China tells U.S. to stop trying to ‘mess up’ Hong Kong

A mass protest over the issue had been planned for Sunday.

Lam apologized for what she said were failures in her government's work to convince and reassure the public, but said she has not withdrawn the bill. Lam said the government would study the matter further, for the "greatest interest of Hong Kong".

The Civil Human Rights Front, which organized a mass demonstration that drew hundreds of thousands of people into the streets last weekend, said it had applied for police permission to stage a similar event. "I think probably not", she added. TV networks showed members of the Executive Council, or cabinet, headed by auto into a government compound.

"At the very least we should not escalate the antagonism", Executive Council convenor Bernard Chan was also quoted as saying.

The pro-Beijing newspaper Sing Tao Daily reported that Lam on Friday had a meeting with senior Beijing officials in Shenzhen, the Chinese city that borders Hong Kong, followed by a meeting with her city's top officials late that night to discuss the bill.

"We will support the police fearlessly exercise their responsibility to maintain public order and protect residents", she said.

"These aren't mainland Chinese clients who might be politically exposed, but wealthy Hong Kong clients", the banker said. Her government had backed it out of "passion for Hong Kong and empathy for Hong Kong people", she said.

Feng Chongyi, associate professor of China studies at the University of Technology Sydney, told the Chinese-language Epoch Times on June 13 that Liu's words were likely the Chinese regime's way of backing out after the recent clashes between police and protesters drew worldwide attention.

The sit-in is in response to a proposed law in Hong Kong that would make it easier for individuals to be extradited into Mainland China to face trial under Chinese law.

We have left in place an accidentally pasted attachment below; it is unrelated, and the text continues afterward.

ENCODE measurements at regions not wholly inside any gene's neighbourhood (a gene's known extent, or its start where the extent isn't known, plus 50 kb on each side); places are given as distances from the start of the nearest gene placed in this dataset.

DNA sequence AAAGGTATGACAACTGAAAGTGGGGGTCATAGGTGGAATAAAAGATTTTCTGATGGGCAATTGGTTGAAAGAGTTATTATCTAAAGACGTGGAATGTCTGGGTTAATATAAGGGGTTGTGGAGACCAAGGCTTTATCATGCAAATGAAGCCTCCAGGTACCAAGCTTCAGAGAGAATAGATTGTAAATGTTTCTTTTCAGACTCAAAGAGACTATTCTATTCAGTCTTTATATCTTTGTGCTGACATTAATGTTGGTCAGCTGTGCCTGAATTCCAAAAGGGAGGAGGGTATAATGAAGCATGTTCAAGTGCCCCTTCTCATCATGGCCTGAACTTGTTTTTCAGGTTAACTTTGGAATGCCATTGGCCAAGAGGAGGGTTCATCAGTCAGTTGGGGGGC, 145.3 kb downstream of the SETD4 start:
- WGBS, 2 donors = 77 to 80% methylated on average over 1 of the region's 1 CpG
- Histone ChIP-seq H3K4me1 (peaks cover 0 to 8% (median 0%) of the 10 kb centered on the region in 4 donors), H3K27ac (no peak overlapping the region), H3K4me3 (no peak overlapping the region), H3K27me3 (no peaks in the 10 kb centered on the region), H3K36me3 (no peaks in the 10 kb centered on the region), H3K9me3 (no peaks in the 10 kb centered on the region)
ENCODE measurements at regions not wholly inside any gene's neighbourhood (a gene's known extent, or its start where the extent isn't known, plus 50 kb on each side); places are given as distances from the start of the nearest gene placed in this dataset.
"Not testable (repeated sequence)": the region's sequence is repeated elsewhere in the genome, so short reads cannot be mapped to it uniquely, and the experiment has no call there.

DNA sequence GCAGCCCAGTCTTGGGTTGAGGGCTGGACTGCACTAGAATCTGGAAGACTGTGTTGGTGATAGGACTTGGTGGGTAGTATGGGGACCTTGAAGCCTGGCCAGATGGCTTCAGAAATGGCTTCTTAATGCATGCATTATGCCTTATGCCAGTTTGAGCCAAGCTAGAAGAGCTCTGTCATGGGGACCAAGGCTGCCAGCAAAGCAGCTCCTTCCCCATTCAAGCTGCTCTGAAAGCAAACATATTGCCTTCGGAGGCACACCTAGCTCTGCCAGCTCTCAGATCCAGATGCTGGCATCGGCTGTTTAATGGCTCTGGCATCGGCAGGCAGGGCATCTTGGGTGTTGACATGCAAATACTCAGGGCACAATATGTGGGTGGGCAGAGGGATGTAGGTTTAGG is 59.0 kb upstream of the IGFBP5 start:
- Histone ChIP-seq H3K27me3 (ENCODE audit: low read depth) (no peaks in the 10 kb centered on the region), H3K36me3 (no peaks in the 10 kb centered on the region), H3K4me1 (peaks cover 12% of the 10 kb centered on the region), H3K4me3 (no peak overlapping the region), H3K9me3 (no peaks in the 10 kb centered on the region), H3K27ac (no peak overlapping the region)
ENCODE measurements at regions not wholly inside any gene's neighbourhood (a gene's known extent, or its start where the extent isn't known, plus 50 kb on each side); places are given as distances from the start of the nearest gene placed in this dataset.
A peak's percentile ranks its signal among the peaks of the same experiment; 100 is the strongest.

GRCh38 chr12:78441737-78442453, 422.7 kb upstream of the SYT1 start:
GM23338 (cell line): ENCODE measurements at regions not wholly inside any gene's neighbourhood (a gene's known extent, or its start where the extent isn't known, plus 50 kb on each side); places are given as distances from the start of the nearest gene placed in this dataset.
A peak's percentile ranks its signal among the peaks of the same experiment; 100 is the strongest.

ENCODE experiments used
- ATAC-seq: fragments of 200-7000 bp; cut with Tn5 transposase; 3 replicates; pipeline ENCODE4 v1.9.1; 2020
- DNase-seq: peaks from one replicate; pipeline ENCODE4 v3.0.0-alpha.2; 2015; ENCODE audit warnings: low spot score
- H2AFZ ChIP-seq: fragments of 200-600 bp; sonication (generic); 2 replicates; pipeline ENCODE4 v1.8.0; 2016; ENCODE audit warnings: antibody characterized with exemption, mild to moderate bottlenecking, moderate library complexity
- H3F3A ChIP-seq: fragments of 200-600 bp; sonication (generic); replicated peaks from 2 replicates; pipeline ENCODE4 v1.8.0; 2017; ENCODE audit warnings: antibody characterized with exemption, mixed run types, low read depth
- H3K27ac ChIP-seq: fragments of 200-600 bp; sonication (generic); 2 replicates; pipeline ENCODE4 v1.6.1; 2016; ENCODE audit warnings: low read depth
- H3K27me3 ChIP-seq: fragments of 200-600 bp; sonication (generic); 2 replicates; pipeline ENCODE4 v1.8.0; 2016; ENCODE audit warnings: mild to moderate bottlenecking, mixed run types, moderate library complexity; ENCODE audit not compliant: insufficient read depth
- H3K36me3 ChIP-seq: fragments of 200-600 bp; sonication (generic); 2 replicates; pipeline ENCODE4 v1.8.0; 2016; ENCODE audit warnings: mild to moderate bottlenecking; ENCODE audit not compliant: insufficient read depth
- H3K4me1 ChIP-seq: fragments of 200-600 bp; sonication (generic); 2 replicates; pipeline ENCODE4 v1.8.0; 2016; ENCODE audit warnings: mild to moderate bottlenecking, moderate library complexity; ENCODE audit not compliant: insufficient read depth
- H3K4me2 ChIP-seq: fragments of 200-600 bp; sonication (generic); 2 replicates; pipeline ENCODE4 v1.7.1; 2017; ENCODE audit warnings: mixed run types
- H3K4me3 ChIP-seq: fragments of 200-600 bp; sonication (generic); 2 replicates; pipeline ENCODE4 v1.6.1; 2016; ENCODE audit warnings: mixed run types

Freeweibo.com, which tracks censored posts on the Weibo platform, said "Hong Kong" was the most-searched topic in the past few days.

US lawmakers have introduced a bill requiring that the secretary of state report on the status of Hong Kong's autonomy from mainland China.

The dissent created an opening for the protesters, while worrying the government that it might not muster enough votes to get the bill through the legislature.

"If the China renditions law is really implemented, then some of us who have protested on the streets or come out on strike are in big trouble", Cheung said.

"The rights and freedoms of Hong Kong people and foreigners in Hong Kong, including their assets, are fully protected by the Basic Law", the spokesman added, referring to Hong Kong's mini-constitution. Finally, Xinhua notes that the second reading of the draft bill had to be postponed because of protesters near the Legislative Council chambers "occupying roads, provoking trouble, and violently attacking the police's defensive line". "We urge the United States to view the relevant amendment in a fair and just manner, exercise caution in its words and deeds, and stop in whatever form interfering in Hong Kong affairs and China's domestic affairs".

The government's headquarters was closed through Friday, but several main thoroughfares shut down by Wednesday's standoff were reopened. An estimated 1 million people protested this week against the extradition bill, in demonstrations that led to clashes with police.

The young woman says, however, the protest movement should not alienate police officers and still believes non-violence is the way to achieve the goal of the protesters.

Opposition lawmakers have repeatedly called for Lam to withdraw the bill.

"China deplores and firmly opposes the irresponsible and erroneous comments on the amendment and other Hong Kong affairs made by the U.S. side", Geng continued.

The standoff between police and protesters is Hong Kong's most severe political crisis since the Communist Party-ruled mainland took control in 1997 with a promise not to interfere with the city's civil liberties and courts.

Beijing on Friday denounced what it called "violent interference" by U.S. lawmakers, who are critical of what they see as a worsening human rights environment in Hong Kong. UK Foreign Secretary Jeremy Hunt spoke with Lam on Thursday and called on Hong Kong to engage in a dialogue with protesters.

  • Leroy Wright